The resolution comes on the heels of recently released statistics by these companies, showing unequal representation of minority communities in their workforces. The MinorityEye will be joined by the President of NBCSL and sponsor of the resolution, State Representative Joe Armstrong of Tennessee, District 15.

    For more information contact: media@theminorityeye.com

    WHO: President Joe Armstrong (TN)

    WHEN: Friday, December 12, 2014 5:00 p.m. - 5:30 p.m.

    DIAL-IN: 866-952-1906; CONFERENCE ID: Diversity

    About The MinorityEye's "Campaign for Equality in Technology": The campaign for Equality in Technology seeks to raise awareness of the startling minority employment gap in the US technology sector. Equality in Technology is asking that industry leaders in technology enact reasonable accommodations to remove employment barriers faced by members of the three designated minority groups, women, African Americans and Hispanics. Employers are also asked to institute positive policies for the hiring, training, retention, and promotion of members of these marginalized groups. http://www.theminorityeye.com/equality-in-technology/


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    New Research Links Income Inequality to a Marriage Gap Between the Wealthy and Poor


    In advance of the December 11 publication date, the Russell Sage Foundation will host a press call with Johns Hopkins sociologist Andrew Cherlin to present new research on economic inequality, marriage, and family trends from Cherlin’s forthcoming book, Labor’s Love Lost (Russell Sage Foundation, 2014). A national expert on work and family issues, Cherlin will be joined by other experts in the field, including author and professor Stephanie Coontz, to discuss the implications of his research.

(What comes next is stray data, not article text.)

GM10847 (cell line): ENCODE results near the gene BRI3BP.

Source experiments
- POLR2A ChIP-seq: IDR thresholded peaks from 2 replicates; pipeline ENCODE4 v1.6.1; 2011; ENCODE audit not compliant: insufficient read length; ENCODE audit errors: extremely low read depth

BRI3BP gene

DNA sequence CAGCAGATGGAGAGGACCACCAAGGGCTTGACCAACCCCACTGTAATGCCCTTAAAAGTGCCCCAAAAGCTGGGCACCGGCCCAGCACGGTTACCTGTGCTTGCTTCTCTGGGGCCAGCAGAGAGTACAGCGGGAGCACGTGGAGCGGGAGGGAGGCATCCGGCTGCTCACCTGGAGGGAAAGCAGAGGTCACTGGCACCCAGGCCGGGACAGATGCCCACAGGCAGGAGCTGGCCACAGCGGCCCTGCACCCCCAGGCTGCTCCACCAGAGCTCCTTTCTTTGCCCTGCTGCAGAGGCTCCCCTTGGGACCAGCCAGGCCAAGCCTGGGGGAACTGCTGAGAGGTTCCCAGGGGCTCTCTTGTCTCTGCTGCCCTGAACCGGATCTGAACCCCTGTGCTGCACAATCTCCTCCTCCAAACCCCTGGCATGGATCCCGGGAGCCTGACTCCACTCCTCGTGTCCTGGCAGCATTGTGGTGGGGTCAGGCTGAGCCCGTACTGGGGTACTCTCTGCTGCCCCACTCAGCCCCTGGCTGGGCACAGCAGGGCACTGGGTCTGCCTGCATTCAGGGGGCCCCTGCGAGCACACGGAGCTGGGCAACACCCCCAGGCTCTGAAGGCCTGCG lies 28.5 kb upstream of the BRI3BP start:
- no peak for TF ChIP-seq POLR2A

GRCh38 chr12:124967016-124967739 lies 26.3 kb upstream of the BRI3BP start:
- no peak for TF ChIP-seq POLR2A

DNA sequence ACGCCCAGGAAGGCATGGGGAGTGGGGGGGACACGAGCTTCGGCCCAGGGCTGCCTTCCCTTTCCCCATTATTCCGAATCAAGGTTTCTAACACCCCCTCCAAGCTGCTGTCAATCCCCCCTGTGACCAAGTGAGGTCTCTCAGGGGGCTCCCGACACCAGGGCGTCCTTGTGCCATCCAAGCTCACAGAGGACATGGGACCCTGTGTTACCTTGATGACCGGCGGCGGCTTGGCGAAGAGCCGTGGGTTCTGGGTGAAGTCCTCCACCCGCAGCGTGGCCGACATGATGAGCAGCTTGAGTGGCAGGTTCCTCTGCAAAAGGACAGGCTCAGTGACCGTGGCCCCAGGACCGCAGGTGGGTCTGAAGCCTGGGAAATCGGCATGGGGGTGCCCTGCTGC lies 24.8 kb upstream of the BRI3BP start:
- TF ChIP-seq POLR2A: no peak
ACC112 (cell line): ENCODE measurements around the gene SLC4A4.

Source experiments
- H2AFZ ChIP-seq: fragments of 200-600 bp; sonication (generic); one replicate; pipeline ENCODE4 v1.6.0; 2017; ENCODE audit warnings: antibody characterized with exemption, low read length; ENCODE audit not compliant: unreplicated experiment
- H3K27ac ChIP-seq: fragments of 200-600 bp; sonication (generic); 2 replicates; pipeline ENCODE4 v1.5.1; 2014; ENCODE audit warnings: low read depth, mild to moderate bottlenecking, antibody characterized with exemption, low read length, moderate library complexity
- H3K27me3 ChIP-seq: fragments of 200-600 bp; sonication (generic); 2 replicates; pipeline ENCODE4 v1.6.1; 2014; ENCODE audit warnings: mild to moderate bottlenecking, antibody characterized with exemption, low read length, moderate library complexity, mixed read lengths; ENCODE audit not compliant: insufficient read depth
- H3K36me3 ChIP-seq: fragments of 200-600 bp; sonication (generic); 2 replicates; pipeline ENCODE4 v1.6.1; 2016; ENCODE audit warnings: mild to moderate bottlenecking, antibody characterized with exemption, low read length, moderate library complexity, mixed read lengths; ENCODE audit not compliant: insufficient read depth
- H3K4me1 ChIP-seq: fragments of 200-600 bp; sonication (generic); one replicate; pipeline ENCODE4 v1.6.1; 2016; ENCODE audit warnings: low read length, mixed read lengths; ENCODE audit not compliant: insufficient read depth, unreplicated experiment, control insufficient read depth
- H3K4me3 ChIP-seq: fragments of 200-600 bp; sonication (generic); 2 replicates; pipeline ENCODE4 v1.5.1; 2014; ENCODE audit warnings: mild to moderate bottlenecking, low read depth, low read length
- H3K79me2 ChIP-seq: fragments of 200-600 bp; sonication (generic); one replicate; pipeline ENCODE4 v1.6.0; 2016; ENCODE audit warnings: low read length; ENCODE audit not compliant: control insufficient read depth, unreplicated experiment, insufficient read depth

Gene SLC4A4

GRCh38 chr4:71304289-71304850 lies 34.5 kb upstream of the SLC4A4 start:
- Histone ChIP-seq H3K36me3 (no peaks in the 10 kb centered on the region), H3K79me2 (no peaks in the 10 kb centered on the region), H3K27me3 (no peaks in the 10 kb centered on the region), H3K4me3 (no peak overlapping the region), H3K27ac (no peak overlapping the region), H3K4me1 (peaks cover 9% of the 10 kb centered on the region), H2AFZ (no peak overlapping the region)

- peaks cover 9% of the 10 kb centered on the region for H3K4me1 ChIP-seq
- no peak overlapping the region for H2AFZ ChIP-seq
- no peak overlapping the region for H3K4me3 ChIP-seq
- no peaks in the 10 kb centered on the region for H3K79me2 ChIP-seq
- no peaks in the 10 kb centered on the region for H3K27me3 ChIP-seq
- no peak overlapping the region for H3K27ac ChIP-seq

In documenting two centuries of work and family trends, Labor’s Love Lost examines how:

    · The male-breadwinner family is a historical anomaly—not the American norm: Despite its outsized place in the American imagination, the idea of the middle class male-breadwinner family is an anomaly in American history.

    · Economic inequality and the marriage gap go hand-in-hand: Cherlin documents how the marriage gap between the well-to-do and working-class Americans expands during times of high income inequality, drawing new connections between the present day and the “Gilded Age” of the late nineteenth century.

    · American children experience the highest rates of family turnover in the developed world: Large numbers of American children today live with single parents or with parents in cohabitating unions of short duration and high breakup rates. As a result, American children experience parents, parents’ partners, and stepparents moving in and out of their households far more than in other developed countries.

    · High school-educated Americans raise children in patterns more similar to high-school dropouts than college graduates: The percentage of children who are aren’t living with two biological parents has increased sharply among the moderately-educated. It is now common for high-school-educated women to have at least one child outside of marriage.